It’s the gray chair. You know, the one across the desk or at the edge of the cubicle occupied by a financial aid counselor, academic adviser or other staff person on campuses everywhere. As colleges and universities have welcomed students back to school and freshmen have begun their much anticipated college years, these gray chairs have been in high demand. As an undergraduate then medical student, I occupied that chair more times than I can count, and more than a decade later, I still remember it well. More important: I remember the staff members who sat across from me.
Today I am an academic pediatrician at an Ivy League institution. When I retrace the path that brought me here, I recall my relationships with staff members as much or more than those with faculty members. In their own way, they were equally -- or even more -- important.
That was especially true for my undergraduate years, when as a female minority student, I watched the rapid decline of pre-meds who looked anything like me. During those years, you would often find me perched in my gray chair, talking to my favorite staff members about life, goals, relationships, clubs and organizations. They were the ones who supported me through the sorrow of my mom’s losing battle with cancer, the joy of planning my wedding and the excitement mixed with apprehension of having a baby. They were my academic family.
There are more than 1.7 million staff members at postsecondary institutions in the United States, a number that continues to grow. In addition to their core functions, they often serve as advisers to student clubs and organizations, teach students life lessons as they navigate their newfound independence living away from home, and serve as support systems as students deal with personal and peer conflicts. Often these additional activities require staff members to attend events or student meetings after business hours, cutting into their personal lives. Yet they still show up smiling.
The role of staff assumes added importance as colleges and universities make plans to increase diversity initiatives in the aftermath of the Black Lives Matter movement. Many of these student-led movements across the country called for increased student support and a more diverse presence within the classroom. Staff members from a diverse range of identities are also integral to the overall student experience and the creation of inclusive campus environments. At many institutions, the staff is much more diverse than the faculty. However, that trend often dissipates when you look at senior administrators across college campuses.
To address that, some institutions are incorporating staff initiatives in to their diversity plans. For example, Brown University is starting initiatives to help foster the professional development and career growth of staff members. If other institutions are committed to changing the cultures of their campuses, they should acknowledge the vital role of administrative staff members and ensure their diversity plans incorporate ways to foster those staffers' career growth.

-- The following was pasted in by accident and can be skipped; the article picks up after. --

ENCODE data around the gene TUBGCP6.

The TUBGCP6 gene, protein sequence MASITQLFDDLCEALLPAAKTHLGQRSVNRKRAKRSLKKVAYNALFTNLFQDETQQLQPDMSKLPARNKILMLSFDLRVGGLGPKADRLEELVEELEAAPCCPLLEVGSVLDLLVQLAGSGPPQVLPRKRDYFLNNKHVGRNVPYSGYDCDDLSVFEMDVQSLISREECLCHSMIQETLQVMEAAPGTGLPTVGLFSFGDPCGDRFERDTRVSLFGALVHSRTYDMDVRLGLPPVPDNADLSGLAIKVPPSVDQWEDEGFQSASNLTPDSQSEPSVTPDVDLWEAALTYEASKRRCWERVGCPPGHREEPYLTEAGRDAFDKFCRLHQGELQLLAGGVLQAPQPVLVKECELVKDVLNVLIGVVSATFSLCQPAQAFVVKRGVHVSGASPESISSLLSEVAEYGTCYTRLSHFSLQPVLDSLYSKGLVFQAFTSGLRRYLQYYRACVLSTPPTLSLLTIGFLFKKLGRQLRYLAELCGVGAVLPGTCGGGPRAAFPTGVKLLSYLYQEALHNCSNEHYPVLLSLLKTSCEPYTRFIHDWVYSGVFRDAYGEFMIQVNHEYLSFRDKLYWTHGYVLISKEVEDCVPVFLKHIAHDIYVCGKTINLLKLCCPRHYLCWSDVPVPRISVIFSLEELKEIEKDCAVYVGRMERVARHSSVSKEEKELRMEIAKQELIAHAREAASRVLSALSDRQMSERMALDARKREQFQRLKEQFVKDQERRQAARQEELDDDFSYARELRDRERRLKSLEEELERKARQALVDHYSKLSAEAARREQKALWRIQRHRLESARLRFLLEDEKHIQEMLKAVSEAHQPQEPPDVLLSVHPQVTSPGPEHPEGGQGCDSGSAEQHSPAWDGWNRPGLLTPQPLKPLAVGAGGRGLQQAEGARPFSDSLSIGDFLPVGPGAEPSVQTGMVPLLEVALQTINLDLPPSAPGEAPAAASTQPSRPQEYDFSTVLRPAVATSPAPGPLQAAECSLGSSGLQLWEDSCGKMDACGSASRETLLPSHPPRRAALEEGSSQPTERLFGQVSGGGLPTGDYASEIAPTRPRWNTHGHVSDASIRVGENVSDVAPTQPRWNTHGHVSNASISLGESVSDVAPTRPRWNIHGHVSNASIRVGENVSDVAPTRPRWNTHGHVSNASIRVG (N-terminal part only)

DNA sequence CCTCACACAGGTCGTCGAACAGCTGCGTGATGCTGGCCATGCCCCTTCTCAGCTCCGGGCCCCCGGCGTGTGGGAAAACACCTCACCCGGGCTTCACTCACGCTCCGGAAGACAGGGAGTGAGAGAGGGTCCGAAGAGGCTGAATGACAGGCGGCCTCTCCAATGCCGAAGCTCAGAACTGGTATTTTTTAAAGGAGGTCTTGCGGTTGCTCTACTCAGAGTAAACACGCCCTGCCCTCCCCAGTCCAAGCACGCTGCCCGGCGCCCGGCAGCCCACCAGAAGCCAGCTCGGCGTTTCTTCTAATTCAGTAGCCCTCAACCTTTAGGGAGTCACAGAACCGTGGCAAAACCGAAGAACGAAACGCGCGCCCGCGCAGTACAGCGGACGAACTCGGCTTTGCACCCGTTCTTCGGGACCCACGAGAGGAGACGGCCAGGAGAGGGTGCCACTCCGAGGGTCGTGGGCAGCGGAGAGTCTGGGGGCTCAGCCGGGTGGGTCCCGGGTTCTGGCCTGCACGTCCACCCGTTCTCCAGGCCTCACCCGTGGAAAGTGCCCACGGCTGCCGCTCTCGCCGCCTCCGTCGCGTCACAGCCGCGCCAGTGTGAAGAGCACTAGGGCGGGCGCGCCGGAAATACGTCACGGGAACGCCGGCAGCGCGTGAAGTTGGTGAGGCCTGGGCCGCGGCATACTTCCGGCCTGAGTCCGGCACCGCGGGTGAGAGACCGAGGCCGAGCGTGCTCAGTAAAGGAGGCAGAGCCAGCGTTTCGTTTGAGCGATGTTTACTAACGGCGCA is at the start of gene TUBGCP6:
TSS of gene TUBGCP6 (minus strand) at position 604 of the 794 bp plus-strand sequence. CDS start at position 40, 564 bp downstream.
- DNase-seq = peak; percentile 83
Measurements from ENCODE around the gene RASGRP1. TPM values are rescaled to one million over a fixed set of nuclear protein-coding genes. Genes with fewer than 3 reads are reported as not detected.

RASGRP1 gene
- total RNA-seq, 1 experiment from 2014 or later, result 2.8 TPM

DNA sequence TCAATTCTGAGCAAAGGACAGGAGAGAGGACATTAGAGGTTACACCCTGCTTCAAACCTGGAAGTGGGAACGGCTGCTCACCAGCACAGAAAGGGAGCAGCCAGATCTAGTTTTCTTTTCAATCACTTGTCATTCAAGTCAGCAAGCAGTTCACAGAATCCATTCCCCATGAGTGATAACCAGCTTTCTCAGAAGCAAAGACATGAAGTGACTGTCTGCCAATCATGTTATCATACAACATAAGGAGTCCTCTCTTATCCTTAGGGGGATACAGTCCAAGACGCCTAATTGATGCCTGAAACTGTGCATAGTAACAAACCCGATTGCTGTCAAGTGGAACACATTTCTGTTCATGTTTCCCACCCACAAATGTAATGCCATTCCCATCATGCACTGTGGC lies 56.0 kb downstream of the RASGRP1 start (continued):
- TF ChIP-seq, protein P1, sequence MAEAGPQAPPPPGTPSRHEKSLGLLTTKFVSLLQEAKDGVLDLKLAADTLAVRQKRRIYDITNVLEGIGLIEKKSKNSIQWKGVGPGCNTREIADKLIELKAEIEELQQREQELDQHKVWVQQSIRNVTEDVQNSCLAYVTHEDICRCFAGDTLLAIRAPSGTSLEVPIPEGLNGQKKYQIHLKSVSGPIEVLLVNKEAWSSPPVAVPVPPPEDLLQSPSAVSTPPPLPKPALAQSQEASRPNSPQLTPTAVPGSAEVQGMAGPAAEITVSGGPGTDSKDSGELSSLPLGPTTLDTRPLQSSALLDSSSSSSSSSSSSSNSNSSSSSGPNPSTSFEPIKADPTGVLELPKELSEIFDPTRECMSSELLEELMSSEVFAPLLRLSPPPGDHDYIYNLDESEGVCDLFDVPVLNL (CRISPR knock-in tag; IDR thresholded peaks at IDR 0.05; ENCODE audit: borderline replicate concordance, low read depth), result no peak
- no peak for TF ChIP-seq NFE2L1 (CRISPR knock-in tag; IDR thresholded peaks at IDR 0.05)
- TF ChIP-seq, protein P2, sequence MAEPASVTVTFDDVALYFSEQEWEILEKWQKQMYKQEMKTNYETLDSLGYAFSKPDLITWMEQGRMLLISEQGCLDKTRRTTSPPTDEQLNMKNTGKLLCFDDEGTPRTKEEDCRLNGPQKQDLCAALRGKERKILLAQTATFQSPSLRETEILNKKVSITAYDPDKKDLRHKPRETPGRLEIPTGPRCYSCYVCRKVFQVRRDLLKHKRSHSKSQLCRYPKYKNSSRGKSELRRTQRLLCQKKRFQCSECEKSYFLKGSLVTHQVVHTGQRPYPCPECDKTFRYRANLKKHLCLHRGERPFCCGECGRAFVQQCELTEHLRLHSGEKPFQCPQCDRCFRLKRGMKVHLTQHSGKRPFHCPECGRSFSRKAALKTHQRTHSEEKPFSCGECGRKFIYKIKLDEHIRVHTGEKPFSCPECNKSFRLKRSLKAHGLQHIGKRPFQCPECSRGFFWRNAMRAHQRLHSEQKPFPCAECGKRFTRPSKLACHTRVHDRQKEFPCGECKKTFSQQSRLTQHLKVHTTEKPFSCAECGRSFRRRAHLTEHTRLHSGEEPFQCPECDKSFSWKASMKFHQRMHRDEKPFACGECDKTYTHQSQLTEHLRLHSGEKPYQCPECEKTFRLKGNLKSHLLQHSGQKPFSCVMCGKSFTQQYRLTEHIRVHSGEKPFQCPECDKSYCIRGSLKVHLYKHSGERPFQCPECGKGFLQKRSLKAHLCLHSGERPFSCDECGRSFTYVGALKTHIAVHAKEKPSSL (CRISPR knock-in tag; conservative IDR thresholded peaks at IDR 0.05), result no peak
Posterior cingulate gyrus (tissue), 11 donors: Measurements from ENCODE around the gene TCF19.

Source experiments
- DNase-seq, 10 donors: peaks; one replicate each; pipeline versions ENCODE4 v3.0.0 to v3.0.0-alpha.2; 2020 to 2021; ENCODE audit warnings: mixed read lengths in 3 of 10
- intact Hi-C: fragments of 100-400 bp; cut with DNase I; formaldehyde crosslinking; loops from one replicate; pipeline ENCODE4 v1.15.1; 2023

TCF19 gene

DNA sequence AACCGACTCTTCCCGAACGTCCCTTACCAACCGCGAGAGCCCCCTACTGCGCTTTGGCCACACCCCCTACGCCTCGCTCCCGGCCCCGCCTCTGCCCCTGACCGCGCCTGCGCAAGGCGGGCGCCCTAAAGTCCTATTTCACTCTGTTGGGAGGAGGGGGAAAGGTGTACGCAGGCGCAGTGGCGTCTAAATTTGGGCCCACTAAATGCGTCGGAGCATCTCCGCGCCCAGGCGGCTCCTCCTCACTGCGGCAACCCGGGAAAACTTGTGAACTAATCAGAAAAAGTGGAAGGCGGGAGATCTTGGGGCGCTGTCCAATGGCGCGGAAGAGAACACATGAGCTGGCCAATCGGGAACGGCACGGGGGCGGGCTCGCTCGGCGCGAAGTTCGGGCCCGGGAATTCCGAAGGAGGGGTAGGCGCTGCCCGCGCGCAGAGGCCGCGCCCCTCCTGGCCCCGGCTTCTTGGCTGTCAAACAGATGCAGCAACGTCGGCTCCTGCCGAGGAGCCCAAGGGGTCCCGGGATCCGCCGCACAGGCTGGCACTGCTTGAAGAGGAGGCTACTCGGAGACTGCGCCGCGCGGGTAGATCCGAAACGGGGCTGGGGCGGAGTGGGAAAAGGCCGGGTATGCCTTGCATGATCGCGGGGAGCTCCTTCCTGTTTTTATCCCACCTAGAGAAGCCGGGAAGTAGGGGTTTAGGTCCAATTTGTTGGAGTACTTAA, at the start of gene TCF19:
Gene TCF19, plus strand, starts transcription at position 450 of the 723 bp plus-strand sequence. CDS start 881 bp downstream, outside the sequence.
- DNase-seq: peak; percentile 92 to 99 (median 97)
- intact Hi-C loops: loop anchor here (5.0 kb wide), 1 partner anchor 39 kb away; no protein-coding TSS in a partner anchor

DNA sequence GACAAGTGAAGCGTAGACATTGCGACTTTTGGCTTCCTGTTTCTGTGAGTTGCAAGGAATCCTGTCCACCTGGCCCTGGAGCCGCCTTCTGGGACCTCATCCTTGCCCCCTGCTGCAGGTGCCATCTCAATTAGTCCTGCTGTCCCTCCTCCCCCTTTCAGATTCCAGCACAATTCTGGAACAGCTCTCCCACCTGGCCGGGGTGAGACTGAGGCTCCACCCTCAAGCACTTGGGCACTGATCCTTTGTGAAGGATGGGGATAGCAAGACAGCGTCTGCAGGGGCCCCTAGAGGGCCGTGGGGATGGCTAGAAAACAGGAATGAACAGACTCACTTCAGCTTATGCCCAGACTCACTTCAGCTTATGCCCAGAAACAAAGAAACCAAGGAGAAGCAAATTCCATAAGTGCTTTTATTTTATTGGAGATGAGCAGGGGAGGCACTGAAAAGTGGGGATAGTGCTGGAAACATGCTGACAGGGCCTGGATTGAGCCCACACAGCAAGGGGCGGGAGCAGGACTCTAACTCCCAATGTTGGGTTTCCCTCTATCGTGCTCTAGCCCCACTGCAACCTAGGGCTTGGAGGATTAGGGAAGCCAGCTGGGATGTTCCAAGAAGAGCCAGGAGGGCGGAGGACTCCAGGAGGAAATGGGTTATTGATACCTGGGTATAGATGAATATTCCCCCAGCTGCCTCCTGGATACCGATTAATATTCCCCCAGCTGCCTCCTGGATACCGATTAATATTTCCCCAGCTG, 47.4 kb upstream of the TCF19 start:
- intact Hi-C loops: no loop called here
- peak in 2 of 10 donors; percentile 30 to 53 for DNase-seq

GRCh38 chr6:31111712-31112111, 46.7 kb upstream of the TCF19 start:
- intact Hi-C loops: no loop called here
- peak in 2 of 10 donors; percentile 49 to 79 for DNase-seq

While we as faculty are experts in our fields, we are not the experts in all fields. As we ascend to leadership positions, it behooves us to keep a finger on the pulse of the larger campus community and to foster an opportunity-rich environment for all. Staff members have goals, career plans and ambitions that need to be supported. No one would accept a job if they were told from the beginning that they would have minimal to no potential for growth. But for many staff members at academic institutions, that becomes the reality. They often receive little, if any, career mentoring from supervisors and have to consider other job opportunities (often at other institutions) to advance or reshape their careers. Many of us have had annual reviews that simply serve the purpose of checking the box. While perhaps simple in theory, we should make these opportunities meaningful and substantive. Faculty or leadership development programs may be necessary to support supervisors in providing meaningful mentoring and career advice.
In recent years, inflated administration paychecks have come in for attack as one reason for the soaring cost of student tuition. But let’s be clear: few staff members are making impressive salaries, let alone the jaw-dropping seven-figure packages that have drawn the most attention. This is not an argument for or against increased pay or an increased number of administrators on campuses. Rather, it means to highlight the importance of diversifying the current staff and faculty at colleges and universities. If increased attention were given to current staff members, noting their skill sets and future ambitions, perhaps it could lead to more productivity, lower turnover and increased job satisfaction. All of which could save money in the long run.
In his last State of the Union address, President Obama asked, “How do we reignite that spirit of innovation to meet our biggest challenges?” I believe the challenges that many colleges and universities will need to address over the coming year as they create inclusive environments, valuing diversity of all types, will be solved by retaining and strengthening all members of the team. That includes the countless campus staffers who welcome students to their gray chairs.
Stephanie White, M.D., is an assistant professor of pediatrics at Geisel School of Medicine at Dartmouth/Children’s Hospital at Dartmouth-Hitchcock and the Geisel Diversity Liaison for Student/Resident Advising. She is a Public Voices Fellow with the Op-Ed Project.
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